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  • Mexico′s Once and Future Revolution: Social Upheaval and the Challenge of Rule since the Late Nineteenth Century

    Author(s): Gilbert M. Joseph, Jürgen Buchenau
    Published: 2013
    Pages: 264
    Illustrations: 20 photographs, 1 table, 2 maps
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  • Acknowledgments  vii
    1. Introduction: Revolution and the Negotiation of Rule in Modern Mexico  1
    2. Porfirian Modernization and Its Costs  15
    3. The Revolution Comes (and Goes), 1910–1913  37
    4. The Violent Climax of the Revolution, 1913–1920  55
    5. Forging and Contesting a New Nation, 1920–1932  87
    6. Resurrecting and Incorporating the Revolution, 1932–1940  117
    7. The "Perfect Dictatorship," 1940–1968  141
    8. The Embers of Revolution, 1968–2000  167
    9. Conclusions: A Revolution with Legs  197
    Notes  217
    Bibliographical Essay  227
    Index  239
  • "When and to what degree did the epic Revolution go astray? Although the authors, two of the most eminent scholars of revolutionary Mexico, are not shy in expressing their own opinions, this dossier allows readers from undergraduates to expert initiates to judge for themselves. Gilbert M. Joseph and Jürgen Buchenau have given us a crisply written, comparatively informed survey of Mexican political history embracing nearly 150 years of both change and continuity, from Porfirian modernization to the first successful challenge to ruling party hegemony in 2000. If one were to read a single sweeping treatment of modern Mexico, this book might well be at the top of the list." — Eric Van Young, University of California, San Diego

    "This comprehensive, highly readable history of the Mexican Revolution from its nineteenth century origins to the end of its institutionalization in 2000 folds acute analysis and the cogent scholarship of several generations of scholars into a fast-clipped narrative that sacrifices neither entertaining humor nor complexity. The first narrative of one of the twentieth century's most interesting and important political experiments is delightfully accessible to students and the general public alike." — Mary Kay Vaughan, coeditor of Sex in Revolution: Gender, Politics, and Power in Modern Mexico

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  • Description

    In this concise historical analysis of the Mexican Revolution, Gilbert M. Joseph and Jürgen Buchenau explore the revolution's causes, dynamics, consequences, and legacies. They do so from varied perspectives, including those of campesinos and workers; politicians, artists, intellectuals, and students; women and men; the well-heeled, the dispossessed, and the multitude in the middle. In the process, they engage major questions about the revolution. How did the revolutionary process and its aftermath modernize the nation's economy and political system and transform the lives of ordinary Mexicans? Rather than conceiving the revolution as either the culminating popular struggle of Mexico's history or the triumph of a new (not so revolutionary) state over the people, Joseph and Buchenau examine the textured process through which state and society shaped each other. The result is a lively history of Mexico's "long twentieth century," from Porfirio Díaz's modernizing dictatorship to the neoliberalism of the present day.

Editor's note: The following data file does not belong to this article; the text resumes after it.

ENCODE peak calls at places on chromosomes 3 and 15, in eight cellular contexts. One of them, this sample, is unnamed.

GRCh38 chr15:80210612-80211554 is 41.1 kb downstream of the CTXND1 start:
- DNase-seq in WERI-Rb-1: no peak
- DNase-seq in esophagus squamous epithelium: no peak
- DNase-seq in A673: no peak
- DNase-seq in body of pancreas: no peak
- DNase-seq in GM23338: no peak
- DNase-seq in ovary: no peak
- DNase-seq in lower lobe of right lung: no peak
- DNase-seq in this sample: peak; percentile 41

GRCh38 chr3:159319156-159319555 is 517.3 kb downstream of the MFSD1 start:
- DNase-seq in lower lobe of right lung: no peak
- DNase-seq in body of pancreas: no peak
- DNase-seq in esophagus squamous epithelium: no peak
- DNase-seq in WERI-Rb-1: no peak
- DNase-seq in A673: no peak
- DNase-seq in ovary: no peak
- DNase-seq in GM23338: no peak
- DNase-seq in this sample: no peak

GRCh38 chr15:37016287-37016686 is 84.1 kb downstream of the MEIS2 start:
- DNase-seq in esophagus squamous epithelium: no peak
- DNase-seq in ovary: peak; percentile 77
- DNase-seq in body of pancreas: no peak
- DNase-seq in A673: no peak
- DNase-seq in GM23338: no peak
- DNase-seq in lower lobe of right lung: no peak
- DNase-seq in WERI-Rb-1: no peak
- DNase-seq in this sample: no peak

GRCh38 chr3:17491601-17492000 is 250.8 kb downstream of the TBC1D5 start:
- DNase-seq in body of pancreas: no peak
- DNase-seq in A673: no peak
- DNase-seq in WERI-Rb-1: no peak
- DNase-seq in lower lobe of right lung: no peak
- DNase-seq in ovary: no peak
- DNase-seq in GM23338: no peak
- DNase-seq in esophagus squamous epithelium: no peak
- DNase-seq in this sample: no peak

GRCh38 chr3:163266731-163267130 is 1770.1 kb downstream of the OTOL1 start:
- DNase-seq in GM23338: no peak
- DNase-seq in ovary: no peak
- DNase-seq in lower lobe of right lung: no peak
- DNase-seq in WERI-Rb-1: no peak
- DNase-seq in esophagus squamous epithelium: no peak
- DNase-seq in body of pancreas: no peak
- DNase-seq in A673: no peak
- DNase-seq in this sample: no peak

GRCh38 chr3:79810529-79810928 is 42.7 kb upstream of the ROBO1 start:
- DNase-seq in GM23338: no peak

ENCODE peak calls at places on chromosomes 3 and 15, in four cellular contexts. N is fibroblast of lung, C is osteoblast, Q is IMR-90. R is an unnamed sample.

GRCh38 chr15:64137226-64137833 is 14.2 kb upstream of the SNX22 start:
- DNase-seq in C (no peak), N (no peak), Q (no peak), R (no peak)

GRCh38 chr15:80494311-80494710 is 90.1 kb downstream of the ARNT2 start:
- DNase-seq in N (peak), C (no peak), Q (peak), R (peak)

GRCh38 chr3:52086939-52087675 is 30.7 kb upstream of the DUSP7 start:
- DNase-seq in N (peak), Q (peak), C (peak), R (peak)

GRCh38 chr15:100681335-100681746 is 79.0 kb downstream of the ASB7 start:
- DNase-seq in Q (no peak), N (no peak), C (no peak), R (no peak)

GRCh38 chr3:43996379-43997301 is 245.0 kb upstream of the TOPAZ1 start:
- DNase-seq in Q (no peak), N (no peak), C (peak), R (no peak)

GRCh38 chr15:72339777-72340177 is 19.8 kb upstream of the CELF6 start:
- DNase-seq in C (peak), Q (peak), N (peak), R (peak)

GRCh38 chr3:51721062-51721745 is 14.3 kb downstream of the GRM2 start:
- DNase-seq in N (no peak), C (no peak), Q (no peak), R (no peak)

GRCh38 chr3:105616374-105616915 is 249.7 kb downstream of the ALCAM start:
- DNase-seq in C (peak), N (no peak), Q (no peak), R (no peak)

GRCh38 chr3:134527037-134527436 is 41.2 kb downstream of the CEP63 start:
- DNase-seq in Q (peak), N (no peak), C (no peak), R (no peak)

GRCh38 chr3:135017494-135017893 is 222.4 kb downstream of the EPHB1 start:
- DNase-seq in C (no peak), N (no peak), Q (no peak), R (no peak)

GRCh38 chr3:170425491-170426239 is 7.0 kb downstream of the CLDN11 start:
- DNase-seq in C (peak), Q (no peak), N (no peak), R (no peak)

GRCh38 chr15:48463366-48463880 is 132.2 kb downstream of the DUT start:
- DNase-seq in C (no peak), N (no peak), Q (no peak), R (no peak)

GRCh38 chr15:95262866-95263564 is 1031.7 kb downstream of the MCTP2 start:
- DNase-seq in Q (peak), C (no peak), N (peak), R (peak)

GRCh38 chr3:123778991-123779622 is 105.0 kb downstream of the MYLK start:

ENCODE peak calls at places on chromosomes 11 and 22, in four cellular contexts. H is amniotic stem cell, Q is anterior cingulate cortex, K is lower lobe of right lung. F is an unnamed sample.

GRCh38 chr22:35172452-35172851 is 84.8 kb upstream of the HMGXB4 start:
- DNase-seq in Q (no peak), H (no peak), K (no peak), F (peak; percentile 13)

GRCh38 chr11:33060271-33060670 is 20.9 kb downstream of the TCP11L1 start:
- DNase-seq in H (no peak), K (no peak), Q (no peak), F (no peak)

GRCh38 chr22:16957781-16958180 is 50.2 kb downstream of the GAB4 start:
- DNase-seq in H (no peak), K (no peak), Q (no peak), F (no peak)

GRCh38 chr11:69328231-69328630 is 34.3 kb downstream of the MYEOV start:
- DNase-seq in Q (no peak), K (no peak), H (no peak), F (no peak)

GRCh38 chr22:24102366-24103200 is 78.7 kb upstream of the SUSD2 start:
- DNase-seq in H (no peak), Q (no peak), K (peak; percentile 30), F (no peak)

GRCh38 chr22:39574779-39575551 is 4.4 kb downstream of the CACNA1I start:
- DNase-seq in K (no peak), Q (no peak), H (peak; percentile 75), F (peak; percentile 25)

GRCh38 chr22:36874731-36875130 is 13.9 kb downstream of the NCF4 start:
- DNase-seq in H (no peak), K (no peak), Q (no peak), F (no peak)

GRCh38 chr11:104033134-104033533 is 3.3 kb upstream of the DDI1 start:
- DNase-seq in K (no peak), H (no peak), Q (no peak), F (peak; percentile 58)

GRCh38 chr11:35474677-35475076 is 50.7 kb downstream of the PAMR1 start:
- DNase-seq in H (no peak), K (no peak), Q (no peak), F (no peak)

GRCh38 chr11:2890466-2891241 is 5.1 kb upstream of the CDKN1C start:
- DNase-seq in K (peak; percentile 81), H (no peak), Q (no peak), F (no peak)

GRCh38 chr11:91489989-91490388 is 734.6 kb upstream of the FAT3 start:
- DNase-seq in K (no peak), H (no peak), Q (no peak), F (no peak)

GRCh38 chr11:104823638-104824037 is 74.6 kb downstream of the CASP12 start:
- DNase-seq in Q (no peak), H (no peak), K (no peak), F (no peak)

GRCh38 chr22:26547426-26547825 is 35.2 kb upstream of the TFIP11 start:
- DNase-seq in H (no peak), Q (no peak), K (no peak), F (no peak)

About The Author(s)

    Gilbert M. Joseph is the Farnam Professor of History and International Studies at Yale University. His many books include A Century of Revolution: Insurgent and Counterinsurgent Violence during Latin America's Long Cold War (with Greg Grandin), The Mexico Reader: History, Culture, Politics (with Timothy J. Henderson), Fragments of a Golden Age: The Politics of Culture in Mexico since 1940 (with Anne Rubenstein and Eric Zolov), and Revolution from Without: Yucatán, Mexico, and the United States, 1880–1924, all also published by Duke University Press.

    Jürgen Buchenau is Professor of History and Latin American Studies at UNC Charlotte. He is the author of numerous books, including The Last Caudillo: Alvaro Obregón and the Mexican Revolution, Mexican Mosaic: A Brief History of Mexico, and Plutarco Elías Calles and the Mexican Revolution.